What is a Short Sale?

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What is a short sale? It is a sale that occurs when an existing mortgage lender agrees to accept payment that is less than what is currently due under the promissory note the homeowner originally signed at the closing (thus falling "short" of the total amount the homeowner owes).

The promissory note represents the homeowner’s contractual obligation to repay the loan. The mortgage is the security interest in the property if the homeowner does not make payment according to the terms of the promissory note. If the homeowner does not make payments, the bank can enforce its security interest, repossess the house through foreclosure and sell it at auction.

Why Short Sale?

Banks are not in the business of owning property and foreclosure is often a losing situation for everyone involved. A mortgage lender might agree this type of sale when the time and expense of a foreclosure proceeding, and selling the property at auction, is not a more profitable alternative. At a foreclosure sale, a home will usually sell for pennies on the dollar. In many situations, therefore, it is in the lender's best interest to approve the transaction.

How to avoid Foreclosure

Some of the factors that make it more likely that a mortgage lender will agree to accept less than what is currently owed include:

  • The homeowner is unable to make payments as evidenced by at least two months of missed mortgage payments (you have a legal obligation to make payments if you have the means).
  • The homeowner’s default is due to an unavoidable hardship that can be adequately documented and described for the mortgage lender.
  • The homeowner’s hardship is likely to endure for the foreseeable future.
  • The mortgage in default was obtained within the last five years.
  • The homeowner uses the property as a residence, and not as a vacation home or investment property.
  • The homeowner was provided a loan with unfair terms.
  • The real estate appraises for at least 75% of the unpaid balance of the first mortgage.
  • The contract price is for about 95% of the appraised value.
  • The net amount due to the lender on the Closing Disclosure ("CD" and formerly known as the HUD Settlement Statement), after all closing expenses, is at least 87% of the appraised value.

How to Short Sale

Keep in mind that the process will normally take about two to four months to complete but can take even longer in some instances. It is important to plan for this extended time frame and set realistic dates from the very beginning. Typical steps include the following:

  • Hiring both an attorney to help you navigate the process and a certified public accountant to determine whether any adverse tax consequences could result. Forgiven debt can constitute income under IRS guidelines.
  • Having your Realtor determine the fair market price and begin listing the property.
  • Obtaining your lender’s approval package from its loss mitigation department(which sometimes is also referred to as "home retention department") and beginning to assemble the necessary information with your real estate attorney and realtor.
  • Receiving an offer on the property to provide to your lawyer so that it can be submitted to your mortgage lender with any other required documents.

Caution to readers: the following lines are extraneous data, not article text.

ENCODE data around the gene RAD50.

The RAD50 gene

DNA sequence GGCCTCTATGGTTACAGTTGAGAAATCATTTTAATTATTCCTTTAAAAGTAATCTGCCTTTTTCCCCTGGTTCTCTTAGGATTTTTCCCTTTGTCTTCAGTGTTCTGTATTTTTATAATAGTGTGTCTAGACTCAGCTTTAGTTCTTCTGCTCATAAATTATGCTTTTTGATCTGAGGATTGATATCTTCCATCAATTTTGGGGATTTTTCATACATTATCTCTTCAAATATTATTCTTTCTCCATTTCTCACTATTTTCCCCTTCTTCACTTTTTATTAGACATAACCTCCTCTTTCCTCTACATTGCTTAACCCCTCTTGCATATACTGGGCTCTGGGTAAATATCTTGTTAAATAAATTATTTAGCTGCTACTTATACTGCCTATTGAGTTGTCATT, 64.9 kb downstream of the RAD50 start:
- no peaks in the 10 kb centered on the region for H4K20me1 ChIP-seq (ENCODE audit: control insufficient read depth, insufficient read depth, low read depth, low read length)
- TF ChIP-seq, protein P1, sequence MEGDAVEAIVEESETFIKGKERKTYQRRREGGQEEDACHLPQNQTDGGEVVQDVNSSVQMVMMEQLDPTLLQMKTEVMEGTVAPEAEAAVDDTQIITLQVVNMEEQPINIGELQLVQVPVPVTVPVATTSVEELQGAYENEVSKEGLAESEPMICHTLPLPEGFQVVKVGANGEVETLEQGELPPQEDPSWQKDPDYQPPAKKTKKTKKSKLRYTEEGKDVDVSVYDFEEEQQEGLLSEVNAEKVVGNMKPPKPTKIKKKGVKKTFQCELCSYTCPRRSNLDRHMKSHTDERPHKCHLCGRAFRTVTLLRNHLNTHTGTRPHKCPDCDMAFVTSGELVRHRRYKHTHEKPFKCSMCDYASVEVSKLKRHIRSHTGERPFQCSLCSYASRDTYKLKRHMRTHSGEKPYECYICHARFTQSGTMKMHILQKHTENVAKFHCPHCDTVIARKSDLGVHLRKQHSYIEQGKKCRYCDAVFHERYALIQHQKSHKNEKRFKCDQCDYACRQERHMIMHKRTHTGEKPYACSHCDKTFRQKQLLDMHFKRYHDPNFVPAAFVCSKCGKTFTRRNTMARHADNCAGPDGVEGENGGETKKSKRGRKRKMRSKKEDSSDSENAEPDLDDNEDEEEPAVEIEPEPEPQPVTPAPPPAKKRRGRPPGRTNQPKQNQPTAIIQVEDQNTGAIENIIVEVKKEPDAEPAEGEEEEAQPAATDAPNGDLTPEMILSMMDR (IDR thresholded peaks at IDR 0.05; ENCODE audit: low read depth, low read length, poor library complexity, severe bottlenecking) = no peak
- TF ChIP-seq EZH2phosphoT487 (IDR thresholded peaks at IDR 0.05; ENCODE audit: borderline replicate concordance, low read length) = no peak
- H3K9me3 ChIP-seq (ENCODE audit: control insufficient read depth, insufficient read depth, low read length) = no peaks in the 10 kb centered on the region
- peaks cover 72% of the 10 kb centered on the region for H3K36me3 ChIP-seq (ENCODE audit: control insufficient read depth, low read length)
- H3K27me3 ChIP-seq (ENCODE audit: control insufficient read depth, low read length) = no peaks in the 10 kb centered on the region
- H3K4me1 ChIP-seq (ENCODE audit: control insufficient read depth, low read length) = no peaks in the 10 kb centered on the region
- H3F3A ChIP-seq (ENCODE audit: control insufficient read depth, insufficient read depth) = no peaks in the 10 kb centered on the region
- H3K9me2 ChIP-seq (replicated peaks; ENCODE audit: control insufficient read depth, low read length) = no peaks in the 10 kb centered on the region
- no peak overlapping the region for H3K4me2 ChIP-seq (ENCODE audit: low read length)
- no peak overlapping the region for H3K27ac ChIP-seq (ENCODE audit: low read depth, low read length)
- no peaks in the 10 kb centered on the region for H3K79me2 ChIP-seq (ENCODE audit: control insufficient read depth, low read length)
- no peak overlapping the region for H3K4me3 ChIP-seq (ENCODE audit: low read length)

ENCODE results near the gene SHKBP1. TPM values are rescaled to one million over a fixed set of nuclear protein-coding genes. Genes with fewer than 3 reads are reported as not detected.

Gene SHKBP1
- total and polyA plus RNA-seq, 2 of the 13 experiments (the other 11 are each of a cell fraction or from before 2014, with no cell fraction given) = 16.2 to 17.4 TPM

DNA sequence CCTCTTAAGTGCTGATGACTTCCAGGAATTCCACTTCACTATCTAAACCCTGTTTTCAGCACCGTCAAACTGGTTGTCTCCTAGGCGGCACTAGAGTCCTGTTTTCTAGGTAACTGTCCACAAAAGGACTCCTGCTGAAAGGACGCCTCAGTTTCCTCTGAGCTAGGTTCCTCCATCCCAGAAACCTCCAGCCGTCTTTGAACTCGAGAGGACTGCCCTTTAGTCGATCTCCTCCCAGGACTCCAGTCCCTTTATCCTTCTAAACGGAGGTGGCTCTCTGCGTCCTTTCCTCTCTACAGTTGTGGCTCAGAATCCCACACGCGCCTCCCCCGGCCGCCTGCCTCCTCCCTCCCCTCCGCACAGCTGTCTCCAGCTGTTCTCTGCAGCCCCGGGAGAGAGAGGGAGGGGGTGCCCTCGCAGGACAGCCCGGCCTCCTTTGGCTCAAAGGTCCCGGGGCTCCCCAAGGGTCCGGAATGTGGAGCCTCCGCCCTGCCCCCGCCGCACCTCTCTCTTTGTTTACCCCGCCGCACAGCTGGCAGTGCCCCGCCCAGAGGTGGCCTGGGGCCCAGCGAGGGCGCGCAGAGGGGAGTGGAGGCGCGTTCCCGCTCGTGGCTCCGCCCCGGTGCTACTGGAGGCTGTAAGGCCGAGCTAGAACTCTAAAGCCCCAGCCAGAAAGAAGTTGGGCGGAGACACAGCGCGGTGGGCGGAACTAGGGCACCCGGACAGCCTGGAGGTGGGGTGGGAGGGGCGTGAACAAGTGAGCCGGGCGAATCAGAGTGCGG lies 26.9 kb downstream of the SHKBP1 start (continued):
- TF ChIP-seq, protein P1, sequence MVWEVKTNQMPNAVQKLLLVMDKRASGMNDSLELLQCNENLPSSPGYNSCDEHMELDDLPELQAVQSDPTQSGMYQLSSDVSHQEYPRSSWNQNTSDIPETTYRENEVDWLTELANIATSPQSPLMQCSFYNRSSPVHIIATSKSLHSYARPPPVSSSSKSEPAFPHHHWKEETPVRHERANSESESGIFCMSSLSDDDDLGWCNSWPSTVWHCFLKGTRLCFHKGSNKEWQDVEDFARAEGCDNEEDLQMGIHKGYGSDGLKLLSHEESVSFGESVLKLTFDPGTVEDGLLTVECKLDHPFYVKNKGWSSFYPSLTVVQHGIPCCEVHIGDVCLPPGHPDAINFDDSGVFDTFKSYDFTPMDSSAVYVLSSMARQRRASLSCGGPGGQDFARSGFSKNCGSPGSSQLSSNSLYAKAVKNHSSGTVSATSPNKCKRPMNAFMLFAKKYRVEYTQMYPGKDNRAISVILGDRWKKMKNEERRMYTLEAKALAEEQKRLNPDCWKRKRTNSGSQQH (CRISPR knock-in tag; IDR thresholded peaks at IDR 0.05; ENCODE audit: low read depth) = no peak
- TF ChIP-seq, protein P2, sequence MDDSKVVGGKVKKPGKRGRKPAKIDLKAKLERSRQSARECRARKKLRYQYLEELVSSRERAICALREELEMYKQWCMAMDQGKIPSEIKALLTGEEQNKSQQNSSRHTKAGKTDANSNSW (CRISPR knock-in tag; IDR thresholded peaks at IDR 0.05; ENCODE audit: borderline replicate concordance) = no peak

• The lender then conducts an appraisal and verifies whether the offering price is reasonable. If not, more substantial negotiations will ensue and a cash payout over a certain number of years after the closing may be required.
  • The transaction is approved in writing by the mortgage lender and a letter is ideally provided stating that the lender will not pursue a deficiency judgment against the owner (not all lenders will state that they will not pursue a deficiency action and may leave leave this open ended).

Preparing the Approval Packet

You will need to submit all of the following documents to your lender:

  • A signed letter from the homeowner authorizing his or her attorney (and/or real estate agent) to communicate with each mortgage lender. The letter should include the owner's name, property address, social security numbers, loan number, and contact information for the seller’s attorney.
  • A preliminary HUD-1 Settlement Statement which provides a breakdown of all the estimated closing costs that will be deducted from the lender’s proceeds at closing.
  • A letter stating the reason for the unavoidable hardship that led to the default, and a request for the mortgage lender to accept less than what is currently owed on the loan. Some examples of unavoidable hardships might include death or illness within the family, job relocation or loss of employment income, divorce or separation, or adjustments in mortgage payments.
  • Proof of income and assets will need to be provided in the form of original pay stubs, bank account statements (usually 2 to 4 months), tax returns, W-2 forms, and 1099 forms. 
  • The comparative market analysis showing pending and recent sales of similar homes in the area will need to be prepared and submitted by your real estate broker.
  • A copy of the Offer to Purchase and Listing Agreement. The lender might require you to make a counter offer or renegotiate other terms, fees, commissions, etc., if the asking price is too low.

Effect of a Short Sale on a Credit Report

One of the biggest misconceptions is that a homeowner's credit report will not be affected. This is not the case. A homeowner can expect a loss of at least 100 - 200 points on their credit report after the transaction which is generally less than would be expected from a foreclosure proceeding (between 200 and 300 points) or bankruptcy. Another benefit is that the waiting period to buy another home is typically shorter.

Copyright 2017 - Silveri & Wilson, LLC - What is a Short Sale? - All Rights Reserved

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